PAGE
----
I listened to this audiobook for a book club. It is the autobiography of Jarvis Masters, a man who became Buddhist on death row. An Oprah Book Club pick, I knew it would be deeply moving. However, I was honestly disappointed not by the story of Masters’ life, but by the lack of details about how he became Buddhist. Most of the book detailed his childhood and early years in the foster care and prison system. As expected, it was just heartbreaking to think that so many children like Masters exist. It is no wonder that they end up in the prison system because of their lack of exposure to opportunity or stable upbringings. That part of his story is crucial for readers who may not be familiar with how marginalized children become institutionalized adults. I do wish he offered a much more detailed account of how he was introduced to Buddhism, his meeting with the influential monk that affected him so deeply, and his daily practices as a prisoner that helped steady his mind while being on death row. It was truly amazing, though, to hear how he transcended the baser sensations of anger and rage to learn to see the larger suffering impacting all human beings. All in all this was a moving and powerful book, but I just wanted more details about Masters’ newfound spiritual life.

I read this book at the beach with my family and COULD NOT put it down. Sorry kids for the book cover, but I read this at the recommendation of a friend and am so glad I did! It was a perfect mix of beach read plus notes of more serious themes such as childhood trauma and addiction. I found the writing to be so witty and sharp! I especially loved the main character Eva’s daughter Audre, a beyond-her-years emotionally intelligent pre-teen. I loved everything about this book, and though it is technically a romance which I am typically not into, it was so much *more* than basic romance. The romantic scenes were quite steamy and not cringey at all. If you need a great vacation or escape read, this is the one!

Speaking of great vacation books, here is another one! I don’t think I was actually on vacation when I read this, but I sure felt like I was. It was another fun but smart novel about two best friends and their summer trips over the years. I love the witty banter between them, and I am always impressed by authors who create such depth of relationship between the characters. I loved the tension that is built with each successive chapter. Another romance novel, this book also had plenty of steam, but it was also a very sweet book about friendship and personal growth. I hope I can find another book like this for the beach next year!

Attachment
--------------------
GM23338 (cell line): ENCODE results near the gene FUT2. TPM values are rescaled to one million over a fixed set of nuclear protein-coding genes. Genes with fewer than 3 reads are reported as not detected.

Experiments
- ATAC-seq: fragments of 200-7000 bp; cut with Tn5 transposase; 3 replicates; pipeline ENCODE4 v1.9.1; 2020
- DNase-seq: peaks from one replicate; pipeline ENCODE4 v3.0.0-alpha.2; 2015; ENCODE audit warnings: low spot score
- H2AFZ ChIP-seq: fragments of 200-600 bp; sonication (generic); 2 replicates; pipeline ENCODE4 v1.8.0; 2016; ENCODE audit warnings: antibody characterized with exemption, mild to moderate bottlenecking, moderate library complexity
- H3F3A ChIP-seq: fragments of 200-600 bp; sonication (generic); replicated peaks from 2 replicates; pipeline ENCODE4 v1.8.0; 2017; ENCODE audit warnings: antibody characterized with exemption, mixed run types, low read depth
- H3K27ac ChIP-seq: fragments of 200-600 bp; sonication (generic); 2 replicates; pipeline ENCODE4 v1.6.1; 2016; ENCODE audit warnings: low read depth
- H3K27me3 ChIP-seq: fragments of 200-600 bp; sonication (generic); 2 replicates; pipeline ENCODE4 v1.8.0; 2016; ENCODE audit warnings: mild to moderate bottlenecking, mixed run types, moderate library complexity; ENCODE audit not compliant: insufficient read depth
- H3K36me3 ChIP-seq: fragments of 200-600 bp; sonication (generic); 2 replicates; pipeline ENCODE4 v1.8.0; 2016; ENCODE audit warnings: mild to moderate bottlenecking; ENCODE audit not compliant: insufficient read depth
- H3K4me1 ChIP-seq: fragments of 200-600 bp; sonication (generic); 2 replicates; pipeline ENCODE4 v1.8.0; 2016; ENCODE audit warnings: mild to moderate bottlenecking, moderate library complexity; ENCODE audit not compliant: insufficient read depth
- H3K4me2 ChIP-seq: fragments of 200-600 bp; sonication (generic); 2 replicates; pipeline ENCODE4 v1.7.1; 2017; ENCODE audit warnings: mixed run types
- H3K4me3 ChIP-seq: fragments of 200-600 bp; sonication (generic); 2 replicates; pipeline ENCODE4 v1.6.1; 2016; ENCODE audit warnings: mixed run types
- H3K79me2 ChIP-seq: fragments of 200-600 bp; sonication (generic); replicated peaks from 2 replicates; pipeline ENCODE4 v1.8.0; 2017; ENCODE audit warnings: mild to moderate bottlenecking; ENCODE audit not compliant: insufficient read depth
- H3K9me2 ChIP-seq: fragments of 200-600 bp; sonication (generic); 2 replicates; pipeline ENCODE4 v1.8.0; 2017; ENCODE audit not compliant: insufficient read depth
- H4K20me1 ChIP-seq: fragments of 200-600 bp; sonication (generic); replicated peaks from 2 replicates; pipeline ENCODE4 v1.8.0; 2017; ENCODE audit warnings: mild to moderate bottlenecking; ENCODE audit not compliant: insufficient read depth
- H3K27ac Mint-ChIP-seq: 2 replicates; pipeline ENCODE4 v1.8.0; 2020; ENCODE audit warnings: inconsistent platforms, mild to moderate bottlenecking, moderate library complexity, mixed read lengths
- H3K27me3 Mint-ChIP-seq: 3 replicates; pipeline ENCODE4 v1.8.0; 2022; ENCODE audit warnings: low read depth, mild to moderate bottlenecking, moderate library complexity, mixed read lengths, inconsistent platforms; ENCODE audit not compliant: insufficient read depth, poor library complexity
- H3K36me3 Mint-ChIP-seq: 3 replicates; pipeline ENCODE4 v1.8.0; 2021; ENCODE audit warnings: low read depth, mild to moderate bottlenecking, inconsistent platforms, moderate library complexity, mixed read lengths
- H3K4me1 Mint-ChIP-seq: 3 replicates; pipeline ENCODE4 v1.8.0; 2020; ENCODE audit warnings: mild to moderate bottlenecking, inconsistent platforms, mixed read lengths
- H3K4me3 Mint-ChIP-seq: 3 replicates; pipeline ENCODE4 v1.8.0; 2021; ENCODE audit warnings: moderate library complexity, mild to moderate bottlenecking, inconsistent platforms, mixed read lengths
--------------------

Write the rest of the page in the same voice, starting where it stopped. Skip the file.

The last two books I am working on before the end of the year are:

Celeste Ng is the author of “Little Fires Everywhere” which I absolutely LOVED and “Everything I Never Told You.” I enjoyed “Little Fires Everywhere” as one of my favorite books of all time, and the Hulu series was so well-done. I was not as big a fan of “Everything I Never Told You,” though. It was a good book, but I was so saddened by the ending. I am about halfway though “Our Missing Hearts” and very much enraptured by it. It is set in a dystopian U.S. society (which scarily almost could be reality in a short while) and offers much needed criticism of over-the-top patriotism and nationalism. It also highlights anti-Asian sentiment in the U.S. and how, like any other kind of racism people have faced all throughout history, it can easily be accepted into the folds of a society’s psyche as long as it is a disguise for protecting the people (a.k.a. the people who really matter to those in power). I am so interested to see how the book ends!

“Essentialism” is another self-help category book that I have been hearing about from multiple different sources, so I know something is telling me I need to hear it in full! December is a tough time to delve into minimalistic thinking, but on the other hand, it may be the perfect time to start practicing more minimalism and essentialism because it can be all too easy to get caught up in the consumerism of the holidays. I am just a few chapters into this book and already loving how its principles can be applied to both the personal and professional aspects of our lives. I am sure I will learn and change a lot after finishing this book!